Officials from the Department of Human Services announced a slight reduction in aid available through its vocational rehabilitation program at a public hearing Thursday night. They also solicited public comment on areas of the program that the department may expand.
The vocational rehabilitation program is a federally funded operation overseen by the Division of Disabilities and Vocational Rehabilitation Services. It offers job training and counseling for individuals with mental, physical or learning disabilities so they can be more competitive in the marketplace and more likely to find employment.
A hallmark of the program is tuition assistance to help clients attend college and vocational schools. In previous years, the rehabilitation program has capped its aid so that individuals would not receive more than what an out-of-state student would pay in tuition and fees to attend the University of the Virgin Islands.
Citing a cut in funding from the federal government, Felicia Blyden, administrator of the Division of Disabilities and Vocational Rehabilitation Services, said the program would lower the cap to match the in-state cost of attending UVI.
For this coming school year, that amount $7,722.
Tuition aid will also no longer be available to all of the program’s clients. Rehabilitation program counselors will take into account their clients’ financial means to ensure the funds flow to those most in need of assistance.
Blyden stressed that just because the cap is tied to UVI’s tuition, clients do not have to attend this specific university. They are free to seek education outside of the territory, but the rehabilitation program may not cover the whole tuition if it is more expensive. Blyden said the program always offers choices to its clients, “but with choices comes responsibility.”
The meeting was attended by several parents of children who are currently enrolled in the program. None raised concerns about the lowered tuition cap, but rather focused their comments on expanding the program’s “supported employment” activities.
Blyden admitted that this was a weak point in the program.
Supported services go beyond the rehabilitation program’s main activities of job counseling and training. The program actually hires “job coaches” to go into the workplace with clients and train them over several days or weeks on how to do the tasks that are expected of them. Blyden said this can be especially helpful in cases where the client’s cognitive skills are deficient.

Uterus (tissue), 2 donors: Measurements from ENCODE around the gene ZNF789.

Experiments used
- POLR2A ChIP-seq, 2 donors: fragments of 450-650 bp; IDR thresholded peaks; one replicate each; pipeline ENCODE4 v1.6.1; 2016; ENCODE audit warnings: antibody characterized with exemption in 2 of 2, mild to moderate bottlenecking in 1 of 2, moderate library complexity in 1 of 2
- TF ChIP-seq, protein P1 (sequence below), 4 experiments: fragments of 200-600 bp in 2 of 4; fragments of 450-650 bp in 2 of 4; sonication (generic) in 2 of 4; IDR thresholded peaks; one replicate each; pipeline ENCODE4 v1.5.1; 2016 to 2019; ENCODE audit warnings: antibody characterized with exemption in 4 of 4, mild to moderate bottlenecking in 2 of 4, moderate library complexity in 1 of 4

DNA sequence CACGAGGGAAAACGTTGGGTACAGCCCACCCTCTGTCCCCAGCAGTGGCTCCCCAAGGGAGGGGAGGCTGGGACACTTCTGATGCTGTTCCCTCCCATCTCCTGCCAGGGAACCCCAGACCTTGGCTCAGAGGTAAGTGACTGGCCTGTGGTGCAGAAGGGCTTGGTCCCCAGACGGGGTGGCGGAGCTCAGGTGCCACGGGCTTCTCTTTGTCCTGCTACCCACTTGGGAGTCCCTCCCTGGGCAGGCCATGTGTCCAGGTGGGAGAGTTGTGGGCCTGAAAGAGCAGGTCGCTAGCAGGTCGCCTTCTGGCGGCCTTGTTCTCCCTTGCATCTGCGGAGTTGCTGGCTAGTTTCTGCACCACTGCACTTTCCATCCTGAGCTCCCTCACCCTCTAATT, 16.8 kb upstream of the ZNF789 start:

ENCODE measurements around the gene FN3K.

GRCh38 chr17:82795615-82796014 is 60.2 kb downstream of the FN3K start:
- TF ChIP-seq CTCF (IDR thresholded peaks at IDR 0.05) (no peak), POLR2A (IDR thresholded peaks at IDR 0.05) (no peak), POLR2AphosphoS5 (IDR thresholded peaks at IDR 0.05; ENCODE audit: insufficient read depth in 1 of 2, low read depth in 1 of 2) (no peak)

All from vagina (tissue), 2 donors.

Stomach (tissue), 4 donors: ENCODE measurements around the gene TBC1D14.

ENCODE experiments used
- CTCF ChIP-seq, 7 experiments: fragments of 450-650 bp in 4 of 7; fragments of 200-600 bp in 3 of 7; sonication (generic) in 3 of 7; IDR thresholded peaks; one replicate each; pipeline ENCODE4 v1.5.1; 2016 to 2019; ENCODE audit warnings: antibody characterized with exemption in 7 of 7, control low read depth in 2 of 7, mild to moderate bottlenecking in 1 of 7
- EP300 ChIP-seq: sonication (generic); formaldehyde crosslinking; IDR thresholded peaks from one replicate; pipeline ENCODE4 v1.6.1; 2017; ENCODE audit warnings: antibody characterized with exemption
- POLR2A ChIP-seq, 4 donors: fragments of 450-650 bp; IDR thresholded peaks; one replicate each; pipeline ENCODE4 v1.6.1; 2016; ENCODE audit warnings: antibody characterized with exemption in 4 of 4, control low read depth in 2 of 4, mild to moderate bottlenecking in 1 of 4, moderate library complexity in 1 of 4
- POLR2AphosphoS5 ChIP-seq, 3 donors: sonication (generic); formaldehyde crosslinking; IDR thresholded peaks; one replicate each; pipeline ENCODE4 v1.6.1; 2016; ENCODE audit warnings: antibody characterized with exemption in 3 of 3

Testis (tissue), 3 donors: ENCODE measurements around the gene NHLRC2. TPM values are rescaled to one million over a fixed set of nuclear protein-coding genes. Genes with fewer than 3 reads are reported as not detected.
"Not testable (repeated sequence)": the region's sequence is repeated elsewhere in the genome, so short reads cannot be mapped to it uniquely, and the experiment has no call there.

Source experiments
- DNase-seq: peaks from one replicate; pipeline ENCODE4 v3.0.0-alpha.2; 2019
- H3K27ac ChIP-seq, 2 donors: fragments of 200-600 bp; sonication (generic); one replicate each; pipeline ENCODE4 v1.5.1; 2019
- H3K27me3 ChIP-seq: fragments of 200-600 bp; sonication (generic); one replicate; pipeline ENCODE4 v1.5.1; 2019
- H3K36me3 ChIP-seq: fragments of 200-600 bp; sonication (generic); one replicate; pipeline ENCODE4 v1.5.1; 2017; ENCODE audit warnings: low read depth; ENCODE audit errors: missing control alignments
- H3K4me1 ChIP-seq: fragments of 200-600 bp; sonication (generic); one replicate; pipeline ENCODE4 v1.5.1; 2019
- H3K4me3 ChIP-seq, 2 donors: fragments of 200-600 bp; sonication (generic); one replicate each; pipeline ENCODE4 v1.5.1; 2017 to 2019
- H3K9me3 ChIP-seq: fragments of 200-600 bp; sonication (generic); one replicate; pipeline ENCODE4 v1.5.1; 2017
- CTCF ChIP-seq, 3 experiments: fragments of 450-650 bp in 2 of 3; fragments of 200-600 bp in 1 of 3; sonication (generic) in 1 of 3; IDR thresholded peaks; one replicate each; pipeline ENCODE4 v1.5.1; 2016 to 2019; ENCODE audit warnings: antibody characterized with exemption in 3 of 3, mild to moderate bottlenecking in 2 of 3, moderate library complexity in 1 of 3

“The job coach will go in there and break down that job into manageable pieces so that they could do it, helping them maybe with cues to remember the sequence of things,” she said.
Blyden said the vocational rehabilitation program has a handful of job coaches it uses, but she would like to dramatically expand that pool. She cited the cost of such a service as a limiting factor, however.
“It can be very expensive,” she said.
Blyden said the program was expanding its relationship with the Department of Labor, however, to aid its clients in finding jobs. She said starting in August rehabilitation program counselors will be present at Labor’s “one stop” locations once a week, giving additional help to job seekers with disabilities.
She also said they were working with the Department of Education to expand its “transitional” program, which identifies children with disabilities who could benefit from the vocational rehabilitation program earlier in their education and begins counseling years before graduation.
“When that young person comes to us after they transition from the 12th grade, that should not our first contact with them,” she said.
To apply for assistance through the program, visit the offices of the Division of Disabilities and Vocational Rehabilitation Services at 3011 Estate Golden Rock on St. Croix or 1303 Hospital Ground on St. Thomas.